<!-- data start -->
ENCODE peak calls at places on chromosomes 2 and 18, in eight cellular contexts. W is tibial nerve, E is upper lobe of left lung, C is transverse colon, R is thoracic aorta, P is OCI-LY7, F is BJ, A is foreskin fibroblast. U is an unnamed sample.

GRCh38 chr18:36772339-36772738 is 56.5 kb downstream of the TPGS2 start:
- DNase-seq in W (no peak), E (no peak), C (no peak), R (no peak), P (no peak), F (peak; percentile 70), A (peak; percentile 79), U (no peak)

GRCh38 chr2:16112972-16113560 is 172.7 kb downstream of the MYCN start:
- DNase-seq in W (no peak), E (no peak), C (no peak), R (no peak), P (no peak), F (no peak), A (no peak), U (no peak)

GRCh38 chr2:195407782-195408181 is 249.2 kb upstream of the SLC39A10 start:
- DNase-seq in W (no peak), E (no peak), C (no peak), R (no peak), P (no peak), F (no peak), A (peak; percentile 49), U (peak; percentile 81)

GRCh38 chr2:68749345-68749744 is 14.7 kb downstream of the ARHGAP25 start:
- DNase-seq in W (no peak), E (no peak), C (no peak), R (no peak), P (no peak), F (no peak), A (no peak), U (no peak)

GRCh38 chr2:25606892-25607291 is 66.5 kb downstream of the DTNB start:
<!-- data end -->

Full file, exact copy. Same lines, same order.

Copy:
ENCODE peak calls at places on chromosomes 2 and 18, in eight cellular contexts. W is tibial nerve, E is upper lobe of left lung, C is transverse colon, R is thoracic aorta, P is OCI-LY7, F is BJ, A is foreskin fibroblast. U is an unnamed sample.

GRCh38 chr18:36772339-36772738 is 56.5 kb downstream of the TPGS2 start:
- DNase-seq in W (no peak), E (no peak), C (no peak), R (no peak), P (no peak), F (peak; percentile 70), A (peak; percentile 79), U (no peak)

GRCh38 chr2:16112972-16113560 is 172.7 kb downstream of the MYCN start:
- DNase-seq in W (no peak), E (no peak), C (no peak), R (no peak), P (no peak), F (no peak), A (no peak), U (no peak)

GRCh38 chr2:195407782-195408181 is 249.2 kb upstream of the SLC39A10 start:
- DNase-seq in W (no peak), E (no peak), C (no peak), R (no peak), P (no peak), F (no peak), A (peak; percentile 49), U (peak; percentile 81)

GRCh38 chr2:68749345-68749744 is 14.7 kb downstream of the ARHGAP25 start:
- DNase-seq in W (no peak), E (no peak), C (no peak), R (no peak), P (no peak), F (no peak), A (no peak), U (no peak)

GRCh38 chr2:25606892-25607291 is 66.5 kb downstream of the DTNB start: